March 31, 2013 11:00 am

Canada pledges $13M to Jordan to aid Syrian refugees

Canadian Foreign Minister John Baird (L) shakes hands with his Jordanian counterpart Nasser Judeh following their meeting in the capital Amman, on March 31, 2013.

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AMMAN, Jordan – Canada is giving the Middle Eastern country of Jordan an additional $13 million to help deal with a crush of Syrian refugees.

Foreign Affairs Minister John Baird announced the aid after meeting with senior Jordanian officials, including the country’s King Abdullah, on Sunday.

“Jordan has consistently demonstrated a leadership role in the pursuit of a just and lasting peace in the Middle East, and it continues to lead in the face of the ongoing crisis in Syria,” Baird said in a statement.

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“Jordan’s generosity in hosting an influx of Syrian refugees is a model for all.”

Canada has already given Jordan $11.5 million to help deal with over 380,000 Syrian refugees who have arrived there in the last two years.

The United Nations estimates more than one million people have fled the ongoing violence in Syria, and millions more are internally displaced.

Baird says the new funds will help deal with the immediate humanitarian and security needs created by the influx.

“Some 2,000 desperate Syrians arrive in Jordan daily. Accepting them is not without sacrifice or risk domestically,” Baird said.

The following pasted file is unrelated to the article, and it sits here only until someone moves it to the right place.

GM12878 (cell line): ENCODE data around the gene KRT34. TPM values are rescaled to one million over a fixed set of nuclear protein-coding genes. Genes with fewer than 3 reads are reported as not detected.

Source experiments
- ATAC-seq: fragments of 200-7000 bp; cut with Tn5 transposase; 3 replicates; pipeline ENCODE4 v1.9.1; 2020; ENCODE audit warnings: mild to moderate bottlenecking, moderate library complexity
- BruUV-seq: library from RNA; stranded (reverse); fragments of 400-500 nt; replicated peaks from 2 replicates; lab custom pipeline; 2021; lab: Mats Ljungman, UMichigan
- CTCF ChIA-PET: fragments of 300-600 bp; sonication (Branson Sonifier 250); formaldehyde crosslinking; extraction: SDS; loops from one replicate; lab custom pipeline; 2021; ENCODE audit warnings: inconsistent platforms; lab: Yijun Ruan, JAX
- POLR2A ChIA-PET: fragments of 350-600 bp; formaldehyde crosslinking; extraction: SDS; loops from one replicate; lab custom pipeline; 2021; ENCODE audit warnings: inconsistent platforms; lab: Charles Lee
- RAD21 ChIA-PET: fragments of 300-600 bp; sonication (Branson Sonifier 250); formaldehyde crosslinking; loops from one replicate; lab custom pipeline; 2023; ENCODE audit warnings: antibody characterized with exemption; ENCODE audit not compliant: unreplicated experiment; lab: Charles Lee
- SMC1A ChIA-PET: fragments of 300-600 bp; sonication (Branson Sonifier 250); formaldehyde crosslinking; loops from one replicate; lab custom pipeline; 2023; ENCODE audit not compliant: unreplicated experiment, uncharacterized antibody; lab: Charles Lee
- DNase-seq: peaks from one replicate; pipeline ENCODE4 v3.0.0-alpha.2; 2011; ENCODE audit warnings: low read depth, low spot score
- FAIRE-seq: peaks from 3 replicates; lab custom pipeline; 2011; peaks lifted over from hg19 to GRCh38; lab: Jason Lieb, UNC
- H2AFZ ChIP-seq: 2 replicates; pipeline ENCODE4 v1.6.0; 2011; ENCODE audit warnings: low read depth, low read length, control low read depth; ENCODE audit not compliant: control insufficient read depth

“It is done in the finest tradition of promoting human dignity.”

There have been calls for Canada to also begin bringing more Syrian refugees to Canada, especially those who already have family here.

But Immigration Minister Jason Kenney has said large-scale resettlement programs are not a feasible solution to the crisis, though his officials are working on contingency plans to do so if they’re asked by the U.N. to start a program.

The crisis in Syria has befuddled Canadian efforts to resettle thousands of refugees from other areas in the region because the violence forced the closure of the Canadian visa office in Damascus.

The newly-inaugurated Canadian embassy in Jordan has picked up some of that responsibility, and Baird mused Sunday about expanding Canada’s diplomatic presence in another country in the region: Iraq.

“I’d love to see a Canadian presence on the ground in Baghdad,” Baird told CTV’s Question Period.

“I think that would be tremendously important to the future of our economic relations and trade, as well as people to people ties.”

Kenney made a surprise trip to Baghdad earlier this month, the first cabinet minister to visit the country since the 1970s.

Baird’s trip to Jordan is part of a broader tour of the Middle East, including the United Arab Emirates, Qatar, Bahrain, Cyprus and Israel.

Sunday marked the expiration of a five-year, $300 million funding commitment for aid to Palestinians, which is expected to be the subject of Baird’s discussions in the West Bank with Palestinian President Mahmoud Abbas and Prime Minister Salam Fayyad.

© The Canadian Press, 2013

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